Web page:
Fashion Victim Formula

Fashion VictimWhat’s a “fashion victim?”

It’s a term said to have been coined by Oscar de la Renta to describe a person incapable of recognizing the common boundaries of style. Bigger, bolder, louder, brighter – you name it, a fashion victim will use it to call attention to herself.

I know, because I used to be one.

It started in high school, when I started modeling. I’d been wearing parochial school uniforms for years, so the first time I started getting a little attention for my clothes, it was just a hop, skip, and a jump to full-on teenage fashion victim. The colors. The accessories. The hair. All totally out of control. I thought everyone was looking at me in envy. It never occurred to me that they were looking in amusement.

Until my mother refused to sit next to me in church, that is.

Fuchsia and brown comboI was wearing a fuchsia pink top and fuchsia pink tights with a short brown skirt and brown pumps. I thought the combination was creative; my mother thought it was awful. I had gotten dressed and was in the car before her, so she didn’t have a chance to see what I was wearing until we were walking into mass together. She took one look at the combination and told me to go in a different door and sit on the other side of the church, because several of her clients went to our parish (she was an interior designer), and she didn’t want them to see us together.

I was totally offended.

Until I got up and went through the communion line and realized all eyes were on me. But not in a good way. People were staring and snickering. It was quite a blow to my then-20 year old ego, and I couldn’t get out of the church and into the car fast enough. From then on out, I learned restraint.

Most fashion victims don’t.

Then tend to congregate together, feeding off of each other, and you’ll find them in abundance on reality TV. The worst of the bunch? Jerseylicious. When fashion victims get paid to teach others to be fashion victims, you know a fashion apocalypse isn’t far behind.

So what’s the fashion victim formula?

Big + Bold + Shiny + Trendy + Designer = Fashion Victim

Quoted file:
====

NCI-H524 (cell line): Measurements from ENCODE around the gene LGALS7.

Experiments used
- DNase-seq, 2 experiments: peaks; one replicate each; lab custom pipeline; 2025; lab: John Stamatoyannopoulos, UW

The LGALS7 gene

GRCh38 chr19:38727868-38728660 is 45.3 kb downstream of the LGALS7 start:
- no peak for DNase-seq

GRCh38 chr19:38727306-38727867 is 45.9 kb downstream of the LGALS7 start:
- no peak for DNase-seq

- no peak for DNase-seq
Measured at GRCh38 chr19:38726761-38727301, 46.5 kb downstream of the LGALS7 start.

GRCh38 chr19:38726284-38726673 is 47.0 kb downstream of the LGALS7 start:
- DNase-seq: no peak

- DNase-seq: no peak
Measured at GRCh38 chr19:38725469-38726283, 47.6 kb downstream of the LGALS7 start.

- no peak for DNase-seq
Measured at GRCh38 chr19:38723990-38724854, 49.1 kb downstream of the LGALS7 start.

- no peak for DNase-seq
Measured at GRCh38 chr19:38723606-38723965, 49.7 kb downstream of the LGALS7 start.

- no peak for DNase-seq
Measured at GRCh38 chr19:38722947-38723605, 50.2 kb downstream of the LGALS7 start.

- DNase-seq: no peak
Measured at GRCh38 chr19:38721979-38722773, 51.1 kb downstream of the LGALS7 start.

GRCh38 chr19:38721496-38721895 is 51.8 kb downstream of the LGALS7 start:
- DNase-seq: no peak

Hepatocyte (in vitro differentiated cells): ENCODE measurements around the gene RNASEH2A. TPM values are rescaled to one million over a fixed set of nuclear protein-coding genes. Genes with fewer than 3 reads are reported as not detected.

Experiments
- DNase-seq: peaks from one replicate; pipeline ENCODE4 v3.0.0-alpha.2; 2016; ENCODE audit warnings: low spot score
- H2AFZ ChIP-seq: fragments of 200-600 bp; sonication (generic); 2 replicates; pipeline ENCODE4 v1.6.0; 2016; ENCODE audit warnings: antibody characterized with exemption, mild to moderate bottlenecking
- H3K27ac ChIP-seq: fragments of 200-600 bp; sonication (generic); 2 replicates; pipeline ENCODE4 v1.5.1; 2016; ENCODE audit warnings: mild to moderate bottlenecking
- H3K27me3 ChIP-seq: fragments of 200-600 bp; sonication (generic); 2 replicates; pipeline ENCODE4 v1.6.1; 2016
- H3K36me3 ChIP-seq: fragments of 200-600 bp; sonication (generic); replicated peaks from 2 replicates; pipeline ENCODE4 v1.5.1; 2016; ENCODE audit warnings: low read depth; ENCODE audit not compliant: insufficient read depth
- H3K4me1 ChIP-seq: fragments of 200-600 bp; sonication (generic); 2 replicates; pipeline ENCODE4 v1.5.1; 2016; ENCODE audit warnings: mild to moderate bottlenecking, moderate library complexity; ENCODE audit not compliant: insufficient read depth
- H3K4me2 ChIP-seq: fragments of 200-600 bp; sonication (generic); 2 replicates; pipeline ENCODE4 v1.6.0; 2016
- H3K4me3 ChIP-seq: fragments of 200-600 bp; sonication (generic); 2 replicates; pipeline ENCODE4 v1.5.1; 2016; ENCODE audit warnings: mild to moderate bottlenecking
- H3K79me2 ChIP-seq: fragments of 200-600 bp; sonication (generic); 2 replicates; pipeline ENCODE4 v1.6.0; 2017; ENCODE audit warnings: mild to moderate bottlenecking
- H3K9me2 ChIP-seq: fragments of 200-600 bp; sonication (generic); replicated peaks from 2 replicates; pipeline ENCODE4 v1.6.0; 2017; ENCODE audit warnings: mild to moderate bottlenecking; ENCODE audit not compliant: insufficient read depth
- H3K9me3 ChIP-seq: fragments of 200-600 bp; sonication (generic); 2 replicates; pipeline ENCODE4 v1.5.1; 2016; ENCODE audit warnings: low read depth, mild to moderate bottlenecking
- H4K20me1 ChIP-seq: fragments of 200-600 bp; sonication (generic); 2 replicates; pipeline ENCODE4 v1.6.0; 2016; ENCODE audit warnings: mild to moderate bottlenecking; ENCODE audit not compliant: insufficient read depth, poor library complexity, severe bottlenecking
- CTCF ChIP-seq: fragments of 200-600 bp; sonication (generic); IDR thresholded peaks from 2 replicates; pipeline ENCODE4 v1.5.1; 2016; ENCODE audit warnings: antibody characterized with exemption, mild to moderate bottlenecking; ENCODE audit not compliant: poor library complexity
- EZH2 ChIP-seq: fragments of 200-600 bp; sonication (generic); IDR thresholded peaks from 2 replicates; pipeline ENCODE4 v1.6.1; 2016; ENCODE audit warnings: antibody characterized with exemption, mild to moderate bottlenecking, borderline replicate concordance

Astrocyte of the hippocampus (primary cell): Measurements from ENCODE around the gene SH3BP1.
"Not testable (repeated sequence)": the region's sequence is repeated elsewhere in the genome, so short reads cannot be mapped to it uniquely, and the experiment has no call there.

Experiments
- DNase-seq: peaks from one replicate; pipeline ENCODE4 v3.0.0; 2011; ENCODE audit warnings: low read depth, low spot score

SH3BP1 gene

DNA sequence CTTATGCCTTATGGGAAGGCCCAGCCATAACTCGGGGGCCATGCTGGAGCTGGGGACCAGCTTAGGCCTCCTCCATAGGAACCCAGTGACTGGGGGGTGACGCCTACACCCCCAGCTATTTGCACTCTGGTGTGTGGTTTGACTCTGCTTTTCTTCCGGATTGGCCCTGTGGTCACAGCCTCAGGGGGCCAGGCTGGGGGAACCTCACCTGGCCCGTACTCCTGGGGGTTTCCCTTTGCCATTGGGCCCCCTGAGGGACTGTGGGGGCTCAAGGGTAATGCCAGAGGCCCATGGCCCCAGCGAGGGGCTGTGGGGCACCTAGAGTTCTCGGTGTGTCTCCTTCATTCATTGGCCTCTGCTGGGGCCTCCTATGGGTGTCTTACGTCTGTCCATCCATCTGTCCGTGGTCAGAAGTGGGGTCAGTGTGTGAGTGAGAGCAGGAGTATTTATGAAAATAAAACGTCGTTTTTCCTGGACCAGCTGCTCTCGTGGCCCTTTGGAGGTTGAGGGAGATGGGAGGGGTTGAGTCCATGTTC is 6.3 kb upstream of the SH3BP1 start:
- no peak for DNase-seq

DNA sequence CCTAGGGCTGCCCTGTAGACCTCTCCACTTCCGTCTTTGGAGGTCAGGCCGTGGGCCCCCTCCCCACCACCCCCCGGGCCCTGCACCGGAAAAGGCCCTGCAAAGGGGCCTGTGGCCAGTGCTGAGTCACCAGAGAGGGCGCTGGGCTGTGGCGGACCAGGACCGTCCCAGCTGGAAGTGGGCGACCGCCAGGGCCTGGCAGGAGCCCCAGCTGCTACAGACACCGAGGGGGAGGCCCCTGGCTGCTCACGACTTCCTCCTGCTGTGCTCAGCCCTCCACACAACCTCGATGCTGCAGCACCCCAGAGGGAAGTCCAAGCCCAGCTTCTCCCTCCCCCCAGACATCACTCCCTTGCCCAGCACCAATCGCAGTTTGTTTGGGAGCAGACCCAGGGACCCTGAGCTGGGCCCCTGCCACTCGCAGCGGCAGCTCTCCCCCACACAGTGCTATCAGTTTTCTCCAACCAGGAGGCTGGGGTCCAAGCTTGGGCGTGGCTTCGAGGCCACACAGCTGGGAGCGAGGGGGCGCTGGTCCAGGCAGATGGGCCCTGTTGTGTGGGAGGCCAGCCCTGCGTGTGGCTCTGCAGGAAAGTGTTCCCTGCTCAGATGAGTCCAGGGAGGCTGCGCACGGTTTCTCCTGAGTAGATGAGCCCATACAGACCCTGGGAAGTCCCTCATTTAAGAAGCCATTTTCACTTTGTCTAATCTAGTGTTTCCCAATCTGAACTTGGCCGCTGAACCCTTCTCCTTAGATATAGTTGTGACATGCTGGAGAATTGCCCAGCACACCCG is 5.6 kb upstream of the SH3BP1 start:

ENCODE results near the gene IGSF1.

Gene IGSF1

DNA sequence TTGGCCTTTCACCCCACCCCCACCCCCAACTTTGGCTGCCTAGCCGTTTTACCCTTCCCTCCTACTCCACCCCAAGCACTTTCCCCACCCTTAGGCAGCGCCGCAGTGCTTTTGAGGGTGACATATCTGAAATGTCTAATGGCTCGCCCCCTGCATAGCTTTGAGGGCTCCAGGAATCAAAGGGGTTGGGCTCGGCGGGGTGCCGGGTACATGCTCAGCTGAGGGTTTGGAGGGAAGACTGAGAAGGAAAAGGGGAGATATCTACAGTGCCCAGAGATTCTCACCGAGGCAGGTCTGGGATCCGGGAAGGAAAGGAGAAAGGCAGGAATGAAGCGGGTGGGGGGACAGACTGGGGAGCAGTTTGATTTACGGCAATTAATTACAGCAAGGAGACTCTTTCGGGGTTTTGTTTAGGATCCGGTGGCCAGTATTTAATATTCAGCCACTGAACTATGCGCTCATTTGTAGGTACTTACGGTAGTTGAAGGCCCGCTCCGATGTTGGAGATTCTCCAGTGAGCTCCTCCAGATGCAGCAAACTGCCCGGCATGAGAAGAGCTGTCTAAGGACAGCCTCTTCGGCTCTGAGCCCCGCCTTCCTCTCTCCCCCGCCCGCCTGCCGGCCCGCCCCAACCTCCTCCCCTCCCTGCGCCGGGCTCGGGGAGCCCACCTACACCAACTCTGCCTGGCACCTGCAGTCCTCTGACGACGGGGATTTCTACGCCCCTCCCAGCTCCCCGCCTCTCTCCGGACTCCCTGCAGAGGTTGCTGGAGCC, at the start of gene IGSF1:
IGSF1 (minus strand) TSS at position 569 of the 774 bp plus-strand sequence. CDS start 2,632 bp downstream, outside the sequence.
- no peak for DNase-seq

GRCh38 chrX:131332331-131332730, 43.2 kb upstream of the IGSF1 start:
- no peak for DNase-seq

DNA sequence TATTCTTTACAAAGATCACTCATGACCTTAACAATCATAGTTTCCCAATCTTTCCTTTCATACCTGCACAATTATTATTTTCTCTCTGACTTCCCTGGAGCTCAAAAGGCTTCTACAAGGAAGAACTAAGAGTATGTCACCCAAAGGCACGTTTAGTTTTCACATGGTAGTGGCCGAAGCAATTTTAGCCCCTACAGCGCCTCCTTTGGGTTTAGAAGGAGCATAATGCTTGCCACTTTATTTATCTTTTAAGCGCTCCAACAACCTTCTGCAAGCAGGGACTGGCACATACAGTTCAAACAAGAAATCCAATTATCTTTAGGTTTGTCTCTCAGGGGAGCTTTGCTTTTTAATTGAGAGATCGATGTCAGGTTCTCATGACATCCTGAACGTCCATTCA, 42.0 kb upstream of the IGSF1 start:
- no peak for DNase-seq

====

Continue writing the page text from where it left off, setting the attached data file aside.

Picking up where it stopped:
1. Big

Big hair, big accessories, big embellishments. Big, big, big, big. So everyone can see it.

2. Bold

Bold colors, bold shapes, bold combinations. If you can’t go big, go bold. If you can do both? Do it!

3. Shiny

Sequins, metallics, satins, and other shiny stuff. If it sparkles, wear it! That’s what princesses do.

4. Trendy

Wear EVERY new trend that comes along, or better yet, wear several at once. That means you’re fashionable.

Pizza earrings on Jerseylicious
Tracy DiMarco sporting “pizza” earrings – and other unfortunate
jewelry choices 
– on MyStyle’s Jerseylicious.

5. Designer

Logos and trademarks and brands, oh my! Wear them head-to-toe, so everyone thinks you’re rich.

The goal of the fashion victim is to call attention to herself. And it works, like gangbusters.

I’ll be the first to admit that it’s very ego-gratifying to have people look at you and your clothes, particularly if you went through puberty as a pudgy, pimple-faced adolescent, like I did. But there’s ego-gratifying and then there’s egomaniac – which is what I became, to the point where I was calling myself a teenage fashion “expert.” It wasn’t until after that fuchsia-madness incident that I took a good look at what people were doing AFTER they stared, which, more often than not, was to laugh.

Some “expert!”

There’s a difference between people looking at you because you’re a source of grace and charm, and looking because you’re a source of amusement. Never mistake the former for the latter, like I did.

Instead, toss out the shiny fashion victim formula and try this style formula instead:

Elegant styling1. Body shape

Your body shape determines which clothes look best on you, so that’s where you have to start. Find the clothes that flatter your figure and wear them. Add trends if they suit your style.

2. Proportion

Big things look good on big people, little things look good on little people. Match the size of the hair, accessories, patterns, or embellishments to the size of the person, and it looks good; don’t, and it looks bad. Enough said.